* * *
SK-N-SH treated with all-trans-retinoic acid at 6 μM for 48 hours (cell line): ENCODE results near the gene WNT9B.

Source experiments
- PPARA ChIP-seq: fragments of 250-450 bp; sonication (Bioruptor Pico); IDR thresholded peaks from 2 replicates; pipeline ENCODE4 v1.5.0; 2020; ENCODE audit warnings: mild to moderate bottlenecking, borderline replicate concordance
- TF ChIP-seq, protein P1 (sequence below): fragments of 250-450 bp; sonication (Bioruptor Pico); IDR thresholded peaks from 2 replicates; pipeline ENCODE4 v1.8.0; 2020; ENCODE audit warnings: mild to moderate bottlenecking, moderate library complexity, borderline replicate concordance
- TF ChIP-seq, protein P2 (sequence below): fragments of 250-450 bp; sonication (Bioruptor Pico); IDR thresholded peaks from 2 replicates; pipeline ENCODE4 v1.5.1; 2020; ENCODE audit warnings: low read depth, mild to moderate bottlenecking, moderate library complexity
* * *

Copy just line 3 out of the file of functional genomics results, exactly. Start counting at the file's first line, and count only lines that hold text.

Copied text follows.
- PPARA ChIP-seq: fragments of 250-450 bp; sonication (Bioruptor Pico); IDR thresholded peaks from 2 replicates; pipeline ENCODE4 v1.5.0; 2020; ENCODE audit warnings: mild to moderate bottlenecking, borderline replicate concordance